This week in the blogosphere: A sad goodbye to Salon’s Broadsheet, news about women over 50 and super-high heels, and Nicole Hollander turns Scalia-flavored lemons into political lemonade.

  • Are you still hanging onto your terrifyingly-high heels, despite occasional blisters and people telling you you’re “too old” for that? You’re not alone, according to “According to a new survey by the U.K.’s Saga magazine, almost 75 percent of women over 50 are still happily wearing their heels, the Daily Mail reports. ‘The boundaries of aging have changed beyond all recognition, Saga’s Emma Soames told the Daily Mail. ‘The sensible flat shoe is no longer the footwear of choice by older women who still like to dress fashionably and smartly until well into their seventies.”” The rest of us are still extra-thankful for the almost-high heels chosen by WVFC’s Eleanore Wells and the chic flats popularized by our 5’11” First Lady.
  • It didn’t take us long after January 1 to feel something missing at its long-running feminist site Broadsheet, formerly known as Mothers who Think. As Kim Voss notes at Ms. Musings,  the issue of whether a news outlet “needs” a women’s site has been around since women journalists demanded the end of the “women’s pages” in the 1970s: “Newspapers responded by replacing women’s pages with lifestyle or entertainment sections, but they didn’t increase coverage of women’s issues. For example, it has been noted that the topic of sexual harassment did not make it to the front pages of newspapers until Anita Hill accused future U.S. Supreme Court Justice Clarence Thomas of such behavior. But women’s page journalists had been questioning their treatment at work decades earlier. My concern about the end of Broadsheet is that another resource for women has been lost.”  We already miss Broadsheet, long a touchstone for us as we looked at national news. Technically, we suppose, it’s not truly dead and gone, since Salon is occasionally cross-posting women-related news stories to the Broadsheet sub-site. But it just ain’t the same. (Please let us know, in comments, how *we* can fill some of that gap at WVFC.)
  • We’d have to invent a new word to describe the offense described by ColorLines: using Photoshop to lighten the skin of one of the world’s most beautiful women. “Aishwarya Rai, the reigning queen of Indian cinema, model and classically trained dancer is currently on the cover of ELLE India—several shades lighter,” writes Jorge Rivas. “Rai’s skin has been lightened and her dark brown hair appears to have a red tint to it. The Times of India reported the former Miss World is ‘furious with the bleaching botch-up’ and is considering taking legal action against ELLE.” The photos (at the first link in this bullet) speak for themselves.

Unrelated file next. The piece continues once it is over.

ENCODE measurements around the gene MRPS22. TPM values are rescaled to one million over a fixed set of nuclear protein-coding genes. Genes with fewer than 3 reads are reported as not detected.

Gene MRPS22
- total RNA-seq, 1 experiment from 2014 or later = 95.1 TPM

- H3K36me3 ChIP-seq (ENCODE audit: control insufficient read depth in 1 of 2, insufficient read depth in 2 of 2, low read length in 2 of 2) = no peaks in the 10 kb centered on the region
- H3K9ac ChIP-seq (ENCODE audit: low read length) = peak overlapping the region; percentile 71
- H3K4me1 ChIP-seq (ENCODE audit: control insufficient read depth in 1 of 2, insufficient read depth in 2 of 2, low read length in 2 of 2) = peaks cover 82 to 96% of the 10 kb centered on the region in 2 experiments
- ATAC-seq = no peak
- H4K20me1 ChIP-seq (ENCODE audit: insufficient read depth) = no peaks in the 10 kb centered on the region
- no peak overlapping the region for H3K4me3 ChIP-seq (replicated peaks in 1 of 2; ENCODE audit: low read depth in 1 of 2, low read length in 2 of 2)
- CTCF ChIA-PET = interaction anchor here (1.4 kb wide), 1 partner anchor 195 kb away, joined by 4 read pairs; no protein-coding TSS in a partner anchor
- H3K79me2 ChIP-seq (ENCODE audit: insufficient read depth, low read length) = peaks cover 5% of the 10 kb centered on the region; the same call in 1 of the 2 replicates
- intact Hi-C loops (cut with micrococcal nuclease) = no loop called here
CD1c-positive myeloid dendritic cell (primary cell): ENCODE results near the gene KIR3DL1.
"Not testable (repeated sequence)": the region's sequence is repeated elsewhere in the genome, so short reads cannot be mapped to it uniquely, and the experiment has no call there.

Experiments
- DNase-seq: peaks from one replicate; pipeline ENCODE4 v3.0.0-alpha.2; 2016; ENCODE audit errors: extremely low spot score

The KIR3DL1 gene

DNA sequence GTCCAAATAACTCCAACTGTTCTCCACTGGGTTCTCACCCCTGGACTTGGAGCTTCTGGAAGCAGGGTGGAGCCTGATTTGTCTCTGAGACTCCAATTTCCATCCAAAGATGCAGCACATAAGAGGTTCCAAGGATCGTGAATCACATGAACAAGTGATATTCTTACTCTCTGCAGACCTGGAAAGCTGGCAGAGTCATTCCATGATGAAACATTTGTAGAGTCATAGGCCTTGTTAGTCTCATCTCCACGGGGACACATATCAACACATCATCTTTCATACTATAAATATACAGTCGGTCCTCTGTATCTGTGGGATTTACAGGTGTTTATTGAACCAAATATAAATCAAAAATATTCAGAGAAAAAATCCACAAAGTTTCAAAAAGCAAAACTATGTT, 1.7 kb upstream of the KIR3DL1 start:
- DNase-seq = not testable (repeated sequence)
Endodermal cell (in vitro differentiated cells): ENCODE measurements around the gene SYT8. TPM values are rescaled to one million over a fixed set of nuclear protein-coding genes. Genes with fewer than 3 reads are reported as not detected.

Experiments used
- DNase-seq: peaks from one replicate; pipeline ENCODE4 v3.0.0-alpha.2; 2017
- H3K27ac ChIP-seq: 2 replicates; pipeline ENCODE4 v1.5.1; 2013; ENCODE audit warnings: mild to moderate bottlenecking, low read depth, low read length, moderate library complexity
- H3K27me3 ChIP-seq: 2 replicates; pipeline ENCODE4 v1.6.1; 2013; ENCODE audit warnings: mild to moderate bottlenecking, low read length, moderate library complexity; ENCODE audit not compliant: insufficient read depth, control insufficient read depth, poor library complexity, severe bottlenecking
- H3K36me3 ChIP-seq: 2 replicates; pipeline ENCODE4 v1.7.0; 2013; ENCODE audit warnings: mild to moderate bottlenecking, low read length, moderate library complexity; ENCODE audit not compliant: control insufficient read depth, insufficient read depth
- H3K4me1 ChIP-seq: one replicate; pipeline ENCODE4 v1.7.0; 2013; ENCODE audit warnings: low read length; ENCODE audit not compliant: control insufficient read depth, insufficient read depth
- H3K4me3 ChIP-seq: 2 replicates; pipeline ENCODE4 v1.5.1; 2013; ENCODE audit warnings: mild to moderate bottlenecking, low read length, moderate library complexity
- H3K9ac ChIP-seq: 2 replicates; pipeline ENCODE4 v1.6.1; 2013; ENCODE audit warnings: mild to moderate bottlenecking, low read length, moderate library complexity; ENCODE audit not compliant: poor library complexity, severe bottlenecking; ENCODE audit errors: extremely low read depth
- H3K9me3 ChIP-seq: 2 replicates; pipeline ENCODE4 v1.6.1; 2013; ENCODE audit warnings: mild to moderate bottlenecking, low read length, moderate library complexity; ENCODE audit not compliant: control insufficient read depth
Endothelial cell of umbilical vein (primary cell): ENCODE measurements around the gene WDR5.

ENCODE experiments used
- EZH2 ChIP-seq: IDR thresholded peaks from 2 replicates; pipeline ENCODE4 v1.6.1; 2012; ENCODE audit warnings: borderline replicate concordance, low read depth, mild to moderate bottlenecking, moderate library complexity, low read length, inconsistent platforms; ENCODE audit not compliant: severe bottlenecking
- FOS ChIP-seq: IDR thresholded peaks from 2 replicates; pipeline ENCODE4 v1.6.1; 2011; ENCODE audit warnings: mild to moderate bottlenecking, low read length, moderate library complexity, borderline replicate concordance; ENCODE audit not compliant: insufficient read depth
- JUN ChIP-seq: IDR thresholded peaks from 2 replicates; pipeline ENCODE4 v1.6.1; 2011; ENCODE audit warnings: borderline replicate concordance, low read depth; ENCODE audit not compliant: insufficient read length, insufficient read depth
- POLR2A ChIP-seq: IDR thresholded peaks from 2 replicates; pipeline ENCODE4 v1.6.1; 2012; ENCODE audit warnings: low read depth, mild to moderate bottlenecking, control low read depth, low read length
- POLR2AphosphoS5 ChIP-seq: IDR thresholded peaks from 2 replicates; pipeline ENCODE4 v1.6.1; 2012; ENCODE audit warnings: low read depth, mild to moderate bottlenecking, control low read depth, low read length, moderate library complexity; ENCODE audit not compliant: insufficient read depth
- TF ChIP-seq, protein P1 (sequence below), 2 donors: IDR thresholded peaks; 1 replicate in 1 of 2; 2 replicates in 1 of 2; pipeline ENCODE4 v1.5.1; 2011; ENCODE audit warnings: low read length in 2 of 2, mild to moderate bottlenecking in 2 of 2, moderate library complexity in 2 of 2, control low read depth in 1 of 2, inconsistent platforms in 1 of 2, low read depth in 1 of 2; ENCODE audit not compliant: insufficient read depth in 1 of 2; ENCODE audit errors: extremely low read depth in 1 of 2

• We’ve been fans of Hilda Solis, our fierce Labor Secretary since early 2009. This week, the National Council for Research on Women’s blog gathers Solis’s  thoughts on the economy, including her predictions for 2011: “I expect that we will see strong recovery across the board in 2011, but am especially excited about the steady growth in the health care and manufacturing sectors, especially in sustainable green industries.” From her words to hard news, we hope.

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  • Dr Pat Allen January 27, 2012 at 2:48 pm

    Dear Lisa,

    Thanks for stopping by and leaving a comment. We shoe addicts need to stick together. I dream of Manolas. Not chocolate. Not men. Not diamonds. Manolas.

    Dr. Pat

  • Lisa January 27, 2012 at 11:03 am

    Three years ago I saw Tina Turner (my idol) perform in Florida. She was 69 at the time and she wore what looked like 5 inch heels through the whole performance. She moved across that stage like she was born with those things on. So I say, it’s whatever you feel comfortable in. I’m currently 47 but unlike many women I know I didn’t get into heels until I reached my 30s. Now I love them and I’ll probably wear them as long as I can.

  • Dr.Pat Allen January 27, 2011 at 8:46 am

    When 8 grew up in the south, it was expected that a young woman learn to walk gracefully wearing high heels. I remember my first pair of black patent shoes with a curved 2 inch heel even today. Women who clomp around in high heels not only look odd but must certainly put pressure on all the wrong parts of the feet, and back.

    There are many women over 40 who love beautiful shoes and are both comfortable wearing them, and walking in them. I personally wouldn’t be caught dead outside a gym in athletic shoes but I don’t judge other women who just don’t care about footwear.

    At this life stage can’t we just let other women make fashion choices that please them without righteous indignation?

  • [email protected] January 26, 2011 at 5:23 pm

    After five foot surgeries, this over-50 woman won’t be wearing stilettoes anytime soon. Extremely flat shoes don’t provide any support. I’ll be happy when the high heel trend goes away, some women can wear them but I see women of all ages tottering around and it looks very strange.